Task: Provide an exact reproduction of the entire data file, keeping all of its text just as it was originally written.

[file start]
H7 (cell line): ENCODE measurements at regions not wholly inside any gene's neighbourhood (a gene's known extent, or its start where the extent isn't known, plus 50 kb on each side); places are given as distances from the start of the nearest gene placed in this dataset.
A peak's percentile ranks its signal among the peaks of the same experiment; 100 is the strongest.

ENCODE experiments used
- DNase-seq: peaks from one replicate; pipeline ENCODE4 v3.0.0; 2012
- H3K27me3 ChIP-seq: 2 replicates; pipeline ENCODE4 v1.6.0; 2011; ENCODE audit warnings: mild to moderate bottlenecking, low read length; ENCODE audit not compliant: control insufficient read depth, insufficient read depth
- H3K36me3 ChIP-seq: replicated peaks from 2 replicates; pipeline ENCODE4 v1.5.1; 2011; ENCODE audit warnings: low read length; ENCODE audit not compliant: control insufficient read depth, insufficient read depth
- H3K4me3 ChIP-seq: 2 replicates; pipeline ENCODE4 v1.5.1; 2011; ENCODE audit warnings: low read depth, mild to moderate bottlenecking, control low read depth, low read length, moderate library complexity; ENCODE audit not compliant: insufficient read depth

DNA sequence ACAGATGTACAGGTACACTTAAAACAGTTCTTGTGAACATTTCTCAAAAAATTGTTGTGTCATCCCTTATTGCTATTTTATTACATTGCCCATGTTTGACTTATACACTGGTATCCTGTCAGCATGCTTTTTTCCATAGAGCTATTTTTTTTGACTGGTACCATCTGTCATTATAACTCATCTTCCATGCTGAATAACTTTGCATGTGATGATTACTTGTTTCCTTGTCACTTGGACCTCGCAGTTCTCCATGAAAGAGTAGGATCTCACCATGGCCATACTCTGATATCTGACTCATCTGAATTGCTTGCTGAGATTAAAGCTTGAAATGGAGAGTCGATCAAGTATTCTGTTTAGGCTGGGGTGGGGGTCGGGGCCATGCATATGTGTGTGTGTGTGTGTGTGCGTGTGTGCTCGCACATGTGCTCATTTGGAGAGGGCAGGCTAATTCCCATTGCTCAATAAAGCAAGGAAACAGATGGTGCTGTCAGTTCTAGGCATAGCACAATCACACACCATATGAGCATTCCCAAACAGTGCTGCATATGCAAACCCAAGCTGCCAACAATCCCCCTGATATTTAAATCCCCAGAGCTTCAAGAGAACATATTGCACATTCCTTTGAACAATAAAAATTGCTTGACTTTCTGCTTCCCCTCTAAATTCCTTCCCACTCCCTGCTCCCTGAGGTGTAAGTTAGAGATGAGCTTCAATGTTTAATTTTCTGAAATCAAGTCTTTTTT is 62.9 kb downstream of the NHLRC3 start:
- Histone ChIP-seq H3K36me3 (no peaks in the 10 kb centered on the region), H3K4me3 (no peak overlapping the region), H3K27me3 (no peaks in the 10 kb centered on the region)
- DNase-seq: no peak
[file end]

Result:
H7 (cell line): ENCODE measurements at regions not wholly inside any gene's neighbourhood (a gene's known extent, or its start where the extent isn't known, plus 50 kb on each side); places are given as distances from the start of the nearest gene placed in this dataset.
A peak's percentile ranks its signal among the peaks of the same experiment; 100 is the strongest.

ENCODE experiments used
- DNase-seq: peaks from one replicate; pipeline ENCODE4 v3.0.0; 2012
- H3K27me3 ChIP-seq: 2 replicates; pipeline ENCODE4 v1.6.0; 2011; ENCODE audit warnings: mild to moderate bottlenecking, low read length; ENCODE audit not compliant: control insufficient read depth, insufficient read depth
- H3K36me3 ChIP-seq: replicated peaks from 2 replicates; pipeline ENCODE4 v1.5.1; 2011; ENCODE audit warnings: low read length; ENCODE audit not compliant: control insufficient read depth, insufficient read depth
- H3K4me3 ChIP-seq: 2 replicates; pipeline ENCODE4 v1.5.1; 2011; ENCODE audit warnings: low read depth, mild to moderate bottlenecking, control low read depth, low read length, moderate library complexity; ENCODE audit not compliant: insufficient read depth

DNA sequence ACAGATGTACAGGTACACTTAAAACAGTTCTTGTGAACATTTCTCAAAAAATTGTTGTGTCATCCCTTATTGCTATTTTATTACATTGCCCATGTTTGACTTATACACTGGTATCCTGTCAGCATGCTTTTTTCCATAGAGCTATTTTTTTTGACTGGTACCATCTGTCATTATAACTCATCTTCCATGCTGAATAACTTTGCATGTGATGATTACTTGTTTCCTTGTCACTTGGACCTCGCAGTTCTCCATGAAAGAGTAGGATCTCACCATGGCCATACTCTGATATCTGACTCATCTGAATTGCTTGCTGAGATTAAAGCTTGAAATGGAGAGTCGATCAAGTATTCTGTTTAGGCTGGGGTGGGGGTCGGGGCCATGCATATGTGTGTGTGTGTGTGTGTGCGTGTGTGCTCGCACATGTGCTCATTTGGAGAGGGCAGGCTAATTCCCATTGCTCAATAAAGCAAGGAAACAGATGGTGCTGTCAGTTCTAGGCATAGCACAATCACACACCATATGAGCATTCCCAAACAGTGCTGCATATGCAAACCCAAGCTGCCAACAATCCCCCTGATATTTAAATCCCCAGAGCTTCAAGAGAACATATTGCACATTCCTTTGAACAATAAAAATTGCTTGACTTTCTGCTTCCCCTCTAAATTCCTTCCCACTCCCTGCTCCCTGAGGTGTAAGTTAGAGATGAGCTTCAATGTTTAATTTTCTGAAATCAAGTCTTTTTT is 62.9 kb downstream of the NHLRC3 start:
- Histone ChIP-seq H3K36me3 (no peaks in the 10 kb centered on the region), H3K4me3 (no peak overlapping the region), H3K27me3 (no peaks in the 10 kb centered on the region)
- DNase-seq: no peak